The other group seeking to distinguish itself is the set of congressional Republicans, especially incumbents up for reelection this year in a political climate that is shaping up to be a Democratic landslide.


Those lawmakers are considering ways to distance themselves from Trump without angering the still-substantial base that’s fiercely loyal to the president. Many are spotlighting their legislative accomplishments; Sen. Cory GardnerCory GardnerMark Kelly to be sworn in as senator on Wednesday Hillicon Valley: Trump fires top federal cybersecurity official, GOP senators push back | Apple to pay 3 million to resolve fight over batteries | Los Angeles Police ban use of third-party facial recognition software Senate passes bill to secure internet-connected devices against cyber vulnerabilities MORE (R-Colo.) is running advertisements touting a public lands bill that won support from environmental groups, and Sen. Susan CollinsSusan Margaret CollinsBiden says GOP senators have called to congratulate him GOP blocks effort to make payroll tax deferral optional for federal workers COVID-19 relief picks up steam as McConnell, Pelosi hold talks MORE (R-Maine) has aired spots promoting the local impact of funding from the record $2.2 trillion CARES Act that provided coronavirus relief.

“They’re basically thinking of their own political future, and nothing creates independence more than the perception of a politically damaged incumbent,” said John Couvillon, a Louisiana-based pollster.

Others, like Sens. Thom TillisThomas (Thom) Roland TillisRep. Mark Walker announces Senate bid in North Carolina Grassley returns to Capitol after having coronavirus McConnell halts in-person Republican lunches amid COVID-19 surge MORE (R-N.C.), Joni ErnstJoni Kay ErnstWaPo reporter says GOP has less incentive to go big on COVID-19 relief GOP chairman: Defense bill to include renaming Confederate bases, but not Section 230 repeal Iowa losses underscore Democrats' struggles with attracting rural voters MORE (R-Iowa), Martha McSallyMartha Elizabeth McSallyGabby Giffords congratulates Mark Kelly with throwback photo of her own swearing-in Mark Kelly sworn in to Senate seat Sen.-elect Mark Kelly visits John McCain's grave ahead of swearing-in MORE (R-Ariz.) and David Perdue (R-Ga.), find themselves more tightly tied to Trump. All four represent swing states in November; GOP strategists said Trump almost certainly needs to win their states for the senators to win in November. In 2016, for the first time since direct election of senators began 100 years ago, no state with a Senate contest split the vote between the presidential election and the Senate race.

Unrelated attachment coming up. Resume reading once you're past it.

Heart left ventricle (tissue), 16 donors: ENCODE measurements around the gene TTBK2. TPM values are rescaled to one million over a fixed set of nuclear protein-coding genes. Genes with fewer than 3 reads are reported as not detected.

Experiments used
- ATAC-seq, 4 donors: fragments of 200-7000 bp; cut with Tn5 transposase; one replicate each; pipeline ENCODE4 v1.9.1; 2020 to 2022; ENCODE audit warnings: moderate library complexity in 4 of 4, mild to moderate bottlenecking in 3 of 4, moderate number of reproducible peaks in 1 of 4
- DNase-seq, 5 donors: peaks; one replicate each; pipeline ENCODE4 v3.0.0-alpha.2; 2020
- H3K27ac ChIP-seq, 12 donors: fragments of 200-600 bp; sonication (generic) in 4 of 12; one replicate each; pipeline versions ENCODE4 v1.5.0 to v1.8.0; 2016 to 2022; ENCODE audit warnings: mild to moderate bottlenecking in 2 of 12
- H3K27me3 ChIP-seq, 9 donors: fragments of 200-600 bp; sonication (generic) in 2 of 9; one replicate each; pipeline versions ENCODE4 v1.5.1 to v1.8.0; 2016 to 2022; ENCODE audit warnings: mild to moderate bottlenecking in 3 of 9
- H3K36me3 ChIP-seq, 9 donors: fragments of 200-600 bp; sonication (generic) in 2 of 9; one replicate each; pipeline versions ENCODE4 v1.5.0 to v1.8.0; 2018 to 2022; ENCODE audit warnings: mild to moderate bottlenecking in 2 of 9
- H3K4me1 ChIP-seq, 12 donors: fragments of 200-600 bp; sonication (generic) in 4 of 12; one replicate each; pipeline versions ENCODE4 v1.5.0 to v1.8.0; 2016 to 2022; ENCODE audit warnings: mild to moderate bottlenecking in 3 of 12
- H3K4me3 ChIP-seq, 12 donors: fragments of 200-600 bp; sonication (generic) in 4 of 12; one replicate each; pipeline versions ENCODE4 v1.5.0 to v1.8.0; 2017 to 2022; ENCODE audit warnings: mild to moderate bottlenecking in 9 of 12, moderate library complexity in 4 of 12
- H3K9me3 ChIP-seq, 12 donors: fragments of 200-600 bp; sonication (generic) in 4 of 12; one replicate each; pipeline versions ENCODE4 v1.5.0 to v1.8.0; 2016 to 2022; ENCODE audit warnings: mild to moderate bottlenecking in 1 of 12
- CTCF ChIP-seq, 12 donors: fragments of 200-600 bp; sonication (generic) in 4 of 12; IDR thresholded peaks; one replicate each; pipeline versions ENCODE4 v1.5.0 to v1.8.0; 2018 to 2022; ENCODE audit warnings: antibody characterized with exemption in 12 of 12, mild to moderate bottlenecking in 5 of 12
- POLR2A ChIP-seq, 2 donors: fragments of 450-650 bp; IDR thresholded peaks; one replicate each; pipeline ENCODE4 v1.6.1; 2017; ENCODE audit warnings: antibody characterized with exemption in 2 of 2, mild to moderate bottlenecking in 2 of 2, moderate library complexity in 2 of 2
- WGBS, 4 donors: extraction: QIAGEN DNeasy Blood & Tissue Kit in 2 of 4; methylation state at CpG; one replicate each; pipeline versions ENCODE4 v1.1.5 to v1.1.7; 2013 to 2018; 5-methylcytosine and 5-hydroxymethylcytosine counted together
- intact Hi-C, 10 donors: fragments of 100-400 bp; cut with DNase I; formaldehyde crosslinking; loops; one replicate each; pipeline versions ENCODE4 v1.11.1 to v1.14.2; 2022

Trump’s tweet Thursday floating the idea of delaying November’s election — something a sitting president is uniquely powerless to actually achieve — was the rare moment in which the two groups found common cause to criticize the president. Virtually every Republican elected official, from Senate Majority Leader Mitch McConnellAddison (Mitch) Mitchell McConnellBiden backs 0B compromise coronavirus stimulus bill US records over 14 million coronavirus cases On The Money: COVID-19 relief picks up steam as McConnell, Pelosi hold talks | Slowing job growth raises fears of double-dip recession | Biden officially announces Brian Deese as top economic adviser MORE (Ky.) to rank-and-file members of the House, dismissed the concept of postponing the election as impossible and out of the question.

The very reason Trump would want to delay an election in which he appears headed for defeat is the same reason Republicans feel emboldened to push him away: His power lies in his poll numbers, and his poll numbers are sagging.

“Trump has ruled the party by fear more than love, creating mostly transactional relationships whose durability depends on perceptions of his power,” said Bruce Mehlman, a well-connected GOP lobbyist.

Republicans seeking reelection are also frustrated that they still do not fully know what Trump has in mind for a second term. His scattershot approach to a coherent message, knocked askew almost daily by the latest Twitter broadside or new surges in the number of coronavirus cases across the country, has left the party without a platform on which to run.

“The coronavirus has upended his reelection game plan of prosperity and he has not figured out a Plan B. His leadership has not inspired confidence, even with his base,” Davis said. “That leaves a vacuum, and power abhors a vacuum.”

The next phase of the Republican Party will be inescapably shaped by Trump’s time in office, and the course corrections Republican voters want to make once he is done being a candidate. How much power Trump himself has to guide that new direction will depend on how willing and able those lined up to succeed him are to accept, or reject, the grip he maintains.

On The Trail is a reported column by Reid Wilson, primarily focused on the 2020 elections.